The Impeachment of Andrew Johnson
ĽOvert Obstruction of Congress

back to the Andrew Johnson Home Page


 
Editorial
Harper's Weekly, August 13, 1867, page 546

go to the previous article in this section
go to the next article in this section


A DESPERATE MAN
Andrew Johnson is a desperate man. Conscious of the total failure of his administration and of the universal public censure, he would gladly do something to revenge himself upon fortune. His only opportunity is to remove the General of the Military Departments under the Reconstruction bills, and see what would follow the appointment of persons who would nullify the law. But the President has nothing to gain by such a course except impeachment and removal with the consent of the whole loyal country. Should he persist in the course which his suspension of Mr. Stanton implies, every man, who upon various grounds has opposed impeachment, would accept it as a choice of evils.

That the President would try other and more perilous measures, if he could, we can have no doubt. The story of the organization in Maryland that asked for batteries which the President wished to send and which Mr. Stanton refused, points to an armed organization upon which it has been rumored the President was willing to rely for ulterior purposes. Yet, although the tale as told be untrue, it will not be rejected because of its supposed inconsistency with the probable wishes or wisdom of the President. That there is some fire under the smoke every one will be willing to agree. But there is no great body of persons in the country so interested in renewing civil war as the vast multitude of the population are in trampling out the least spark of such an intention. This is not a truth which the President can apprehend, for he apprehends nothing. But it is the truth, nevertheless.

It is evident that those who distrusted Mr. Johnson most were the wisest men; and that Congress, having once discovered his character, should not have separated except to meet again promptly upon the proper summons. Had this course been adopted he would not have attempted the removal of Mr. Stanton, or, if he had, Congress would instantly have assembled to know the reason. No man can be considered harmless who holds even a restricted authority as President, when his spirit and purpose have been fully revealed. It is the old story. The Parliament that would check a false king becomes a long Parliament. The Congress that would protect the popular will from the interference of a hostile President must be always ready to lay its hand upon him.

The President may now proceed to thrust out his whole Cabinet and to replace them with whomsoever he will. He may remove the Generals in the unorganized States, and so delay the due registry and obedience to the laws of Congress. More he can not well do. He will hardly undertake forcibly to prevent Congress from assembling; and when it does assemble, if it finds that he has been palpably nullifying the laws which he is sworn to execute, it will impeach him, and the country, longing for peach, will cry Amen. It would not be a question of hair-splitting nor of technicality. The country would ask, through Congress, does he faithfully execute the laws, or does he try to paralyze and defeat them? The evidence which would be demanded would be and ought to be the most conclusive. And if such evidence were produced? if his whole career showed that he intended so far as possible to substitute his own will for the law of the land? he would be removed, and again the country would cry Amen.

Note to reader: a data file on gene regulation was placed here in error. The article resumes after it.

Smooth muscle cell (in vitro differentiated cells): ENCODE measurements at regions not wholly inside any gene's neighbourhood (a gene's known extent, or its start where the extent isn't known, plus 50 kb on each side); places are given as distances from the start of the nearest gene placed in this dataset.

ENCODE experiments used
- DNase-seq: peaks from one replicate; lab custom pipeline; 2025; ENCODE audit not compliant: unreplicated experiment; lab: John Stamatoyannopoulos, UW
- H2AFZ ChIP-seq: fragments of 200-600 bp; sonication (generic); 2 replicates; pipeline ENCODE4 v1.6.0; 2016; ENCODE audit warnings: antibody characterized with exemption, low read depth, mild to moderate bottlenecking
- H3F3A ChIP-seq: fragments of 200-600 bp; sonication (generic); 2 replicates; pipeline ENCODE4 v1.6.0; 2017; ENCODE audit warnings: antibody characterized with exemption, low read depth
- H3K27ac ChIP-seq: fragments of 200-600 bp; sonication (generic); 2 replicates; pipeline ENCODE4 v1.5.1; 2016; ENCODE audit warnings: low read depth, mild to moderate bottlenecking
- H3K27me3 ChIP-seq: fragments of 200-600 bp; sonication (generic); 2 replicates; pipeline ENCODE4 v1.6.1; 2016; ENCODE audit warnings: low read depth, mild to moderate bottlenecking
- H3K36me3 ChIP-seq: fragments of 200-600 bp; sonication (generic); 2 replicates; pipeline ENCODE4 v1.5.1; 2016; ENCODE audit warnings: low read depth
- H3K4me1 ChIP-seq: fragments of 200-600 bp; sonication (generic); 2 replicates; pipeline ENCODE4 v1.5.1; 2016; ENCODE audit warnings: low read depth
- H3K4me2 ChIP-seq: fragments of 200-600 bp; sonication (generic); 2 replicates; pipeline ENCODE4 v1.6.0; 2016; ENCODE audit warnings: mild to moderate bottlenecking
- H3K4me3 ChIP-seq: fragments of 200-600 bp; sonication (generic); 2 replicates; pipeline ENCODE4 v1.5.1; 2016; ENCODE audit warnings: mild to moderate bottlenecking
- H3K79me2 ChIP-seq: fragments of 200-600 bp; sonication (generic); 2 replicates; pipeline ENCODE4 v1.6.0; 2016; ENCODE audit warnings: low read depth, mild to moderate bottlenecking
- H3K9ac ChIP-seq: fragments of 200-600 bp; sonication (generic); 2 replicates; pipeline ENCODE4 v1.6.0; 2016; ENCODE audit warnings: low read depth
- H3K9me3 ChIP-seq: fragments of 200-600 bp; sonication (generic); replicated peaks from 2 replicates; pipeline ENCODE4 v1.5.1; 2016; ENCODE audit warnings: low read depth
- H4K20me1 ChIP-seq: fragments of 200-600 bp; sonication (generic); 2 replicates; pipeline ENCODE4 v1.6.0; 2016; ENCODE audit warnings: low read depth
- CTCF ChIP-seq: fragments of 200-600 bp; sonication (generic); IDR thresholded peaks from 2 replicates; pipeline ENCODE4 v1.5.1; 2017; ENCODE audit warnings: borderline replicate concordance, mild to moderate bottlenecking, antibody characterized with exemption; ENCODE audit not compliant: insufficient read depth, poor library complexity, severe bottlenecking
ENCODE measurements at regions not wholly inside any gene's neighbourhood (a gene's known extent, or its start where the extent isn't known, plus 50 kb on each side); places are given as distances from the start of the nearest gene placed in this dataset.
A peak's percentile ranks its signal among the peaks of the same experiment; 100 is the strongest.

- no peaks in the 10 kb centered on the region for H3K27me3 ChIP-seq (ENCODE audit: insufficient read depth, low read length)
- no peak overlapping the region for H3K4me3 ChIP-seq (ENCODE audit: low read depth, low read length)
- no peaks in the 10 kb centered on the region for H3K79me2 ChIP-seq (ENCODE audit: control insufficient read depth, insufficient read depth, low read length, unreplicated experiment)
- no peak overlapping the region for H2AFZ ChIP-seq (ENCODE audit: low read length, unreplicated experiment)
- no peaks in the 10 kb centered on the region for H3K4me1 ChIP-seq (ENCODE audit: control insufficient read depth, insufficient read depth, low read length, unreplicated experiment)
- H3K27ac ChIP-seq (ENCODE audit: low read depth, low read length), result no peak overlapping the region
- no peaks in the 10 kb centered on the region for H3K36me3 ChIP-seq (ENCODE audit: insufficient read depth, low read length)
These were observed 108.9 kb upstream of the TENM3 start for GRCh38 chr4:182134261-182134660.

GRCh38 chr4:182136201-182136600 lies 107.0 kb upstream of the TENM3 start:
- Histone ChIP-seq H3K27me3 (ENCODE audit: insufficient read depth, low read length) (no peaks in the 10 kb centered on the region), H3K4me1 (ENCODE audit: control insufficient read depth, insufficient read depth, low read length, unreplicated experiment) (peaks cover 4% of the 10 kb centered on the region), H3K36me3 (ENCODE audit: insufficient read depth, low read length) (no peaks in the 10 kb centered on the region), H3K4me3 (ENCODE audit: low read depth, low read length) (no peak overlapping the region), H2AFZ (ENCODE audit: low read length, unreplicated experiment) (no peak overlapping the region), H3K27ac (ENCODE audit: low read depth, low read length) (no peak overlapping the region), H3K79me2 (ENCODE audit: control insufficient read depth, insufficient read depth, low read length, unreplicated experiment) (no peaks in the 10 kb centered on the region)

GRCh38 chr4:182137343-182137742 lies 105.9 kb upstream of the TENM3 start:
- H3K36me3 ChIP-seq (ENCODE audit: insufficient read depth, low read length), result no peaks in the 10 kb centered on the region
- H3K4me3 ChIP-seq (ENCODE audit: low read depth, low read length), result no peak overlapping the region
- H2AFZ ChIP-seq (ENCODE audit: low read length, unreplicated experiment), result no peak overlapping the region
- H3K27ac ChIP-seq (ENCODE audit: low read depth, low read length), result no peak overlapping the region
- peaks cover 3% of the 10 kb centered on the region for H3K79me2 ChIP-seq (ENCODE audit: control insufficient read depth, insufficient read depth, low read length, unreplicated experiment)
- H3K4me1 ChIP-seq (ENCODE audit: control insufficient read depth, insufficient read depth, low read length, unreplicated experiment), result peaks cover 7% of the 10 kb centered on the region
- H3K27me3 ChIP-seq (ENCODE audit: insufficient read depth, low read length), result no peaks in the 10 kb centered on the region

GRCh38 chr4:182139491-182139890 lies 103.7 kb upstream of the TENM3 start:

Articles Related to Overt Obstruction of Congress:
Congress
February 2, 1867, page 67
February 16, 1867, page 99
March 16, 1867, page 163


How Long?
June 29, 1867, page 402


Reconstruction and Obstruction
July 6, 1867, page 418


The Summer Session
July 6, 1867, page 418


The Fortieth Congress
July 17, 1867, page 467


Thanks to the District Commanders
July 27, 1867, page 467


Impeachment Postponed
July 27, 1867, page 467


A Desperate Man
August 13, 1867, page 546


The Secretary of War
August 24, 1867, page 530


Samson Agonistes at Washington (cartoon)
August 24, 1867, page 544


The Stanton Imbroglio (illustrated satire)
August 24, 1867, page 542


Secretary Grant
August 31, 1867, page 546


Southern Reconstruction
August 31, 1867, page 547


The Political Situation
September 7, 1867, page 562


General Thomas
September 7, 1867, page 563


Southern Reconstruction
September 7, 1867, page 563


The General and the President
September 14, 1867, page 578


General Sickles Also
September 14, 1867, page 579


Southern Reconstruction
September 21, 1867, page 595


The President’s Intentions
September 28, 1867, page 610


Impeachment
October 5, 1867, page 626


The Main Question
October 5, 1867, pages 626-627


Suspension during Impeachment
October 19, 1867, page 658


"Disregarding" The Law
November 2, 1867, page 691


Impeachment
December 14, 1867, page 786


General Grant’s Testimony
December 14, 1867, page 786


The President’s Message
December 14, 1867, page 787


General Grant’s Letter
January 1, 1868, page 2


Secretary Stanton’s Restoration
January 25, 1868, page 51


Reconstruction Measures
January 25, 1868, page 51


The President, Mr. Stanton and General Grant
February 1, 1868, page 66


Romeo (Seward) to Mercutio (Johnson) (cartoon)
February 1, 1868, page 76


The War Office
February 1, 1868, page 77


Secretary’s Room in the War Department (illus)
February 1, 1868, page 77


The New Reconstruction Bill
February 8, 1868, page 83

 

Website design © 1998-2005 HarpWeek, LLC
All Content © 1998-2005 HarpWeek, LLC
Please submit questions to webmaster@harpweek.com